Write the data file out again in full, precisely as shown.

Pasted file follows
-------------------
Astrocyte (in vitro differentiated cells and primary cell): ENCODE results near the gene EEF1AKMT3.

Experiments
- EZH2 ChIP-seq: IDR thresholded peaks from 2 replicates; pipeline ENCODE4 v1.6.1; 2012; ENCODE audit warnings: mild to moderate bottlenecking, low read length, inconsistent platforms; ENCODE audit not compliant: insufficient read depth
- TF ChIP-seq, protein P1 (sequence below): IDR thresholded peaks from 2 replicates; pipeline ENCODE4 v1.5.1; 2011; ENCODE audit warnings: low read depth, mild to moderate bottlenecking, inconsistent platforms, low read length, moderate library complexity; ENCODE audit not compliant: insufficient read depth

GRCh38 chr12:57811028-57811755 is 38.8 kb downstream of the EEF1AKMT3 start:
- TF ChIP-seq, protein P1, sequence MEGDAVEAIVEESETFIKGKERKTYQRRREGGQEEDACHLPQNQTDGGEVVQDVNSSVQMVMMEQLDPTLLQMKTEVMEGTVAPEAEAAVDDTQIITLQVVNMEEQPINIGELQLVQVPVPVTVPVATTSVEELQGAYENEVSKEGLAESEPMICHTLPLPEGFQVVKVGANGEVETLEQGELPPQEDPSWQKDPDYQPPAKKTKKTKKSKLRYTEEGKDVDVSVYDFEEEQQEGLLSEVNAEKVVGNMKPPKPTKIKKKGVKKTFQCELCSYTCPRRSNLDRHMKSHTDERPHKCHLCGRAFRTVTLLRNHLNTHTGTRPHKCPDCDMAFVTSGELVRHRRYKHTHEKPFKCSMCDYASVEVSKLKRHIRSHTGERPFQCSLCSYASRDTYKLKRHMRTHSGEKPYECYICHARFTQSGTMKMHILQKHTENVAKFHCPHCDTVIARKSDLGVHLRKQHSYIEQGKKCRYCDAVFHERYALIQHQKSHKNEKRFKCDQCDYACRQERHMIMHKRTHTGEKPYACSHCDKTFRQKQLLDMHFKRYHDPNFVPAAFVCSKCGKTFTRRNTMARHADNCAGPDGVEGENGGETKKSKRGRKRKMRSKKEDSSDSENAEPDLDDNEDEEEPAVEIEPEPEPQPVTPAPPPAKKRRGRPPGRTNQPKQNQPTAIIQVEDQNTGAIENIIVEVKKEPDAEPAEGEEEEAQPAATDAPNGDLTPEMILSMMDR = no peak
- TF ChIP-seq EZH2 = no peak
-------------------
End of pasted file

Astrocyte (in vitro differentiated cells and primary cell): ENCODE results near the gene EEF1AKMT3.

Experiments
- EZH2 ChIP-seq: IDR thresholded peaks from 2 replicates; pipeline ENCODE4 v1.6.1; 2012; ENCODE audit warnings: mild to moderate bottlenecking, low read length, inconsistent platforms; ENCODE audit not compliant: insufficient read depth
- TF ChIP-seq, protein P1 (sequence below): IDR thresholded peaks from 2 replicates; pipeline ENCODE4 v1.5.1; 2011; ENCODE audit warnings: low read depth, mild to moderate bottlenecking, inconsistent platforms, low read length, moderate library complexity; ENCODE audit not compliant: insufficient read depth

GRCh38 chr12:57811028-57811755 is 38.8 kb downstream of the EEF1AKMT3 start:
- TF ChIP-seq, protein P1, sequence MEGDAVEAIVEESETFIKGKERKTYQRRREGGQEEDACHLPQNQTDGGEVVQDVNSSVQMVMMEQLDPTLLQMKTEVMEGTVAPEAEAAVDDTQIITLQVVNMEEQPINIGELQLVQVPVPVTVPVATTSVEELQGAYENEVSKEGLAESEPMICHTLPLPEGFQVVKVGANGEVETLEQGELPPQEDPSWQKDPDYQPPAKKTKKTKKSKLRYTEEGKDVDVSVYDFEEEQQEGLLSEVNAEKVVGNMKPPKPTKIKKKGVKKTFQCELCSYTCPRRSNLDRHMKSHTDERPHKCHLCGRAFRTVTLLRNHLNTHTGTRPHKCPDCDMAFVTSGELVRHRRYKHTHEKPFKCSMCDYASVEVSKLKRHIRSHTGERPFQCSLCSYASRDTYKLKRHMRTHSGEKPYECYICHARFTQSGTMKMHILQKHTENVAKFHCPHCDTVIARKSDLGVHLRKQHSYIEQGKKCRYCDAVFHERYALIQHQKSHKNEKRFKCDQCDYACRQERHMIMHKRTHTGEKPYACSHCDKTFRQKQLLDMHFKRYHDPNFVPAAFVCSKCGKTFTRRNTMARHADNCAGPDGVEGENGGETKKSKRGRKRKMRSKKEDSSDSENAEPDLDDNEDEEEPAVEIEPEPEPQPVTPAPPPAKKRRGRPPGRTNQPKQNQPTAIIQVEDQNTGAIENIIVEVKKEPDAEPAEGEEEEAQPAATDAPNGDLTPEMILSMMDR = no peak
- TF ChIP-seq EZH2 = no peak